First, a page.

• Hillary O'Keefe (Sara Burkhardt) – Clarissa's friend from Thomas Tupper High, who appears in four episodes in seasons 2 and 3.
  • Debbie Anders (Susan Greenhill) – Sam's estranged mother who is often on the road with a traveling women's Roller Derby team. She appears in a third-season episode where she tries to take custody of Sam and make him move to Seattle and again in the fourth season when she stays with the Darlings and becomes a burden.
  • Olivia DuPris (Nicole Leach) – Another one of Clarissa's friends from high school, who appears in seasons 4 and 5.
  • The Soapersteins – The Darlings' mostly unseen next-door neighbors, referred to continually throughout the series. The mother and daughter appear once in season 4, and the family's dog appears in season 5.

Notable guest appearances[edit]

These are other guest appearances, in single episodes by notable actors known for their other work.

  • Nancy Youngblut as Mrs. Cheesebrow, a school guidance counselor who tries to get Clarissa interested in "normal" activities in season 2.
  • Cassidy Rae as Elise Quackenbush, Sam's love interest in season 2.
  • Paul Kreppel as Joey Russo, Janet's old high school boyfriend in season 3.
  • Joanna Garcia as Fiona, Ferguson's love interest in season 3.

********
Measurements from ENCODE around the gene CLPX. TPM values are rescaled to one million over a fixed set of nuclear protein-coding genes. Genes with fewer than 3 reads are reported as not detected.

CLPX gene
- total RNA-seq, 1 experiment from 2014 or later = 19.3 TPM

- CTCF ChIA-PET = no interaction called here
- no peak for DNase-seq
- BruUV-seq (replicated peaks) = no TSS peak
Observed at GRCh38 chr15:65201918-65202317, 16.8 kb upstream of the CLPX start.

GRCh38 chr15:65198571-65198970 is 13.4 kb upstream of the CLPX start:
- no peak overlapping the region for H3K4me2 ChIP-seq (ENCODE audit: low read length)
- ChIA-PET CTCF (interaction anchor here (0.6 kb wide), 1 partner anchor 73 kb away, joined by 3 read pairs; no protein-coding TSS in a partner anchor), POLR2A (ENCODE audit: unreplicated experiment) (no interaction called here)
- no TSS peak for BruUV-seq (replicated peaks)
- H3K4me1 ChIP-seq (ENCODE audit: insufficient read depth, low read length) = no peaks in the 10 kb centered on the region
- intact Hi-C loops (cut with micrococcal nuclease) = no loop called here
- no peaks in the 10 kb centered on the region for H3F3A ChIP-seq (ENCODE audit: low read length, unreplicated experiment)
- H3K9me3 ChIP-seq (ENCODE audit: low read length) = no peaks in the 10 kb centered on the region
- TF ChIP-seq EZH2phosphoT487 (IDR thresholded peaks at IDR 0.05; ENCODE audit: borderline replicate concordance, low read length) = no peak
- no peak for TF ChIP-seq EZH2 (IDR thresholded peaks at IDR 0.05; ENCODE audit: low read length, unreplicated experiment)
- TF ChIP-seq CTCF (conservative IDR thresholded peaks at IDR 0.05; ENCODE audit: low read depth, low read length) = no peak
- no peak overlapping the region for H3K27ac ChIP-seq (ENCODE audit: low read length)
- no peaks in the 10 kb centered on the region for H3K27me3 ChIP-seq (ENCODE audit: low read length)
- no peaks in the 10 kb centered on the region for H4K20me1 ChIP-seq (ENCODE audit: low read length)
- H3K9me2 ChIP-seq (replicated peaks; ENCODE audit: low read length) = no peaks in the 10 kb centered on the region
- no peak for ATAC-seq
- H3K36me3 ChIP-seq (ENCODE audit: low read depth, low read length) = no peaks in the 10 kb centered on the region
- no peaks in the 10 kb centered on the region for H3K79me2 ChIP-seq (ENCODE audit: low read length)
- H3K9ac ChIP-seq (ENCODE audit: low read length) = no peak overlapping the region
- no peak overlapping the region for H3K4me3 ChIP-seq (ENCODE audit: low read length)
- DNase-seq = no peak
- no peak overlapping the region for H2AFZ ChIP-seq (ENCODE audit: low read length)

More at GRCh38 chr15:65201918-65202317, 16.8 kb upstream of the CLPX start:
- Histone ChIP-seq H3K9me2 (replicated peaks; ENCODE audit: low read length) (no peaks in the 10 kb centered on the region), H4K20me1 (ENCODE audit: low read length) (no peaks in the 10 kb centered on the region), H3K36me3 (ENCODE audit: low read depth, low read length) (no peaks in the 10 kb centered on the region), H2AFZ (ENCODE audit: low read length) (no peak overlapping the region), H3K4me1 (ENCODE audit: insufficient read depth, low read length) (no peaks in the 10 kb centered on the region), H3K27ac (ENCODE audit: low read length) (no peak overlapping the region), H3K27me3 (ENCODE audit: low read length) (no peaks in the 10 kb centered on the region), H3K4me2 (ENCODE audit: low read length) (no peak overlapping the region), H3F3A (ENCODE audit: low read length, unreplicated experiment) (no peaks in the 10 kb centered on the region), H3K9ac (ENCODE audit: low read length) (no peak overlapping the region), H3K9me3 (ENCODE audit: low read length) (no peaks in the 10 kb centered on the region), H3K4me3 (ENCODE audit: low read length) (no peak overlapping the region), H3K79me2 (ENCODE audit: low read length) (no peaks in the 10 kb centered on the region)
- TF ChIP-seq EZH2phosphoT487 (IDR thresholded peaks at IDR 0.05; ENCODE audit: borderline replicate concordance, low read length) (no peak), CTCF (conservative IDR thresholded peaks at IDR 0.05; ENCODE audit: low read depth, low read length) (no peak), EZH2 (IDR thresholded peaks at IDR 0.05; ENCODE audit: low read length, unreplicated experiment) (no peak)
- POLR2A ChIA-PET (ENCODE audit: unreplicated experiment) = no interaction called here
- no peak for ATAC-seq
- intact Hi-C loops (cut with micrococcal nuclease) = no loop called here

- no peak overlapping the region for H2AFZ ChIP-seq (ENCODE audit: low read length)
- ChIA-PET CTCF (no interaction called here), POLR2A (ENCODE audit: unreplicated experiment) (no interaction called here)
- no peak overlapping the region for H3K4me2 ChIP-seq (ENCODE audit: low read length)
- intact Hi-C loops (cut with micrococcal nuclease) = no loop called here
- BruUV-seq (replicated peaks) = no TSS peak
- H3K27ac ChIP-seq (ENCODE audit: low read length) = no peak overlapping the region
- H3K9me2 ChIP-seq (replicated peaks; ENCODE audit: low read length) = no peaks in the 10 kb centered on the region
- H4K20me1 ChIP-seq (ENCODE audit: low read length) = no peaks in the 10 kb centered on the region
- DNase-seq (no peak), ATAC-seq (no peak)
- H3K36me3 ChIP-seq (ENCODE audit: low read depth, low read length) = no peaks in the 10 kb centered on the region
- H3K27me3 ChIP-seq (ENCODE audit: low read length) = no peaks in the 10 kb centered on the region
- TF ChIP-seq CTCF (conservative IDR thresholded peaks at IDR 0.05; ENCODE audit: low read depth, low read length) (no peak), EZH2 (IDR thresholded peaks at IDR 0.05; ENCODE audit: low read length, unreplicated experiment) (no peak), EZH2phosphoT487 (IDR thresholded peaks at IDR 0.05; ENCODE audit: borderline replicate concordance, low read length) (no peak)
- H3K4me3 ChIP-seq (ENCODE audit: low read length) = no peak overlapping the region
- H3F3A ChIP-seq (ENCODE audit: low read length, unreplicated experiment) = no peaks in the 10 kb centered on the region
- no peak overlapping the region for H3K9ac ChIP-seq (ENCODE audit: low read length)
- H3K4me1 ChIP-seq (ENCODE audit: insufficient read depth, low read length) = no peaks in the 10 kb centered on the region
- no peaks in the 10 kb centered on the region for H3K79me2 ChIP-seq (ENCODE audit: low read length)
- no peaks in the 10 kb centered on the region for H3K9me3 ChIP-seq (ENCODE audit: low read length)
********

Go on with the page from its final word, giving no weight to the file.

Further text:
• Michelle Trachtenberg as Elsie Soaperstein, the neighbors' spoiled brat whom Clarissa must babysit in season 4.
  • Jonathan Mangum as Clarissa's imagined blind date in season 3 (seen only in a fantasy sequence); the same actor is credited in the role of a waiter in a fifth-season episode.
  • Sheeri Rappaport as Piper Henderson, Clarissa's globe-traveling friend who comes to visit in season 5.
  • James Van Der Beek as Paulie, a boy whom Clarissa attracts as her punk alter-ego Jade in season 5.
  • Shannon Woodward as Missy, a girl whose lost kitten Ferguson finds in season 5.
  • Patricia O'Connell as Kate Whitacre, a woman who reported a UFO sighting, whom Clarissa has been chosen to profile for the local newspaper in season 5.

Episodes[edit]

Home video releases[edit]

The Complete First Season on DVD

Throughout the early 1990s a number of VHS tapes were released through Sony Wonder each containing 2 or 3 episodes, usually centered around a certain theme such as school, dating, sibling rivalry, etc.

In May 2005, the show's first season was released on DVD as part of the Nickelodeon Rewind Collection by Nickelodeon's parent company, Paramount Pictures.[14] The second season was scheduled to be released a few months later, but it was pulled from Paramount Pictures' release schedule To this date, there are no plans to release the series further on DVD.

Season one is also available on iTunes, Xbox Live, and the PlayStation Store.

Production[edit]

Clarissa Explains It All was the second sitcom to premiere on Nickelodeon in 1991 after Hey Dude ended its run. It was one of seven new programs (three animated and four live-action) to premiere on Nickelodeon in 1991 when the network began producing more original programming. It outlived the two other live action programs; Salute Your Shorts, and Fifteen.

Awards[edit]

In 1994, the series was nominated for an Emmy Award for Outstanding Children's Program. In addition, Melissa Joan Hart, Sean O'Neal, and Jason Zimbler also received multiple Young Artist Award nominations.[15] Melissa won three competitive Young Artist Awards during the show's original run,[16][17][18] as well as receiving the association's honorary Former Child Star Award in 2013 for her role as Clarissa.[19]

Broadcast history[edit]